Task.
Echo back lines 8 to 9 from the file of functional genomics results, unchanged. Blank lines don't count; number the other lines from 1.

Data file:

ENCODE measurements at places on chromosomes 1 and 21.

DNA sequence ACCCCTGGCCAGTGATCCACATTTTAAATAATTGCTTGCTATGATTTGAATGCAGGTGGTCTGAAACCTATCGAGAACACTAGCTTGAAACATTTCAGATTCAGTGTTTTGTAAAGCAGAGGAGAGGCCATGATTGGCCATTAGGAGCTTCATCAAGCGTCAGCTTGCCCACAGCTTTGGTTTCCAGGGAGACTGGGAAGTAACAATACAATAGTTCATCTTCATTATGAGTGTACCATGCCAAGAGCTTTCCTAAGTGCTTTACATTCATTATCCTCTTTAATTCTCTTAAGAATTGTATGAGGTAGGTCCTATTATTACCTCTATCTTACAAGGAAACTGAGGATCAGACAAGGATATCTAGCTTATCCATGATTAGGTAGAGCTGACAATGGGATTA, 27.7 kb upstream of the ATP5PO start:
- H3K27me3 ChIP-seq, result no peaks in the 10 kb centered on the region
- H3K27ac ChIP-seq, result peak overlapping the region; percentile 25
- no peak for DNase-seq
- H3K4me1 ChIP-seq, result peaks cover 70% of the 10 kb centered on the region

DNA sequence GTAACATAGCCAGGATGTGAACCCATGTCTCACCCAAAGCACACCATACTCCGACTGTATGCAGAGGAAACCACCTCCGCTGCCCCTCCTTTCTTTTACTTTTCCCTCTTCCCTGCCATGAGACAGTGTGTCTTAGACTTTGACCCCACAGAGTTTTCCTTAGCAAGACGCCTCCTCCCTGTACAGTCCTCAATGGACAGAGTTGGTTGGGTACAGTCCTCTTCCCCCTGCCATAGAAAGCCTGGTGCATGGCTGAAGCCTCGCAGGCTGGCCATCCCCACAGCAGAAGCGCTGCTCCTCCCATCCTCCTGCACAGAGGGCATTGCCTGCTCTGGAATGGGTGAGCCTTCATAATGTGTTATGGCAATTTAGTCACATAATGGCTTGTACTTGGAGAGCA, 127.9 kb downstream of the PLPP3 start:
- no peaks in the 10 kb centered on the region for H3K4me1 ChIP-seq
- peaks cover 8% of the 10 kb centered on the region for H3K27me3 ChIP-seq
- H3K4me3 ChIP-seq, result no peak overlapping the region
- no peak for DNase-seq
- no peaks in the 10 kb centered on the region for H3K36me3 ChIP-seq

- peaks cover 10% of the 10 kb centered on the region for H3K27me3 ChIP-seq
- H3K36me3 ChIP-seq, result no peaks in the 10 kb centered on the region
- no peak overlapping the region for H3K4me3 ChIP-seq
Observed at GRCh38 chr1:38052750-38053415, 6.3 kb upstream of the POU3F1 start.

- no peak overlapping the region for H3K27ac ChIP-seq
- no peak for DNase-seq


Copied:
- no peaks in the 10 kb centered on the region for H3K4me1 ChIP-seq
- peaks cover 8% of the 10 kb centered on the region for H3K27me3 ChIP-seq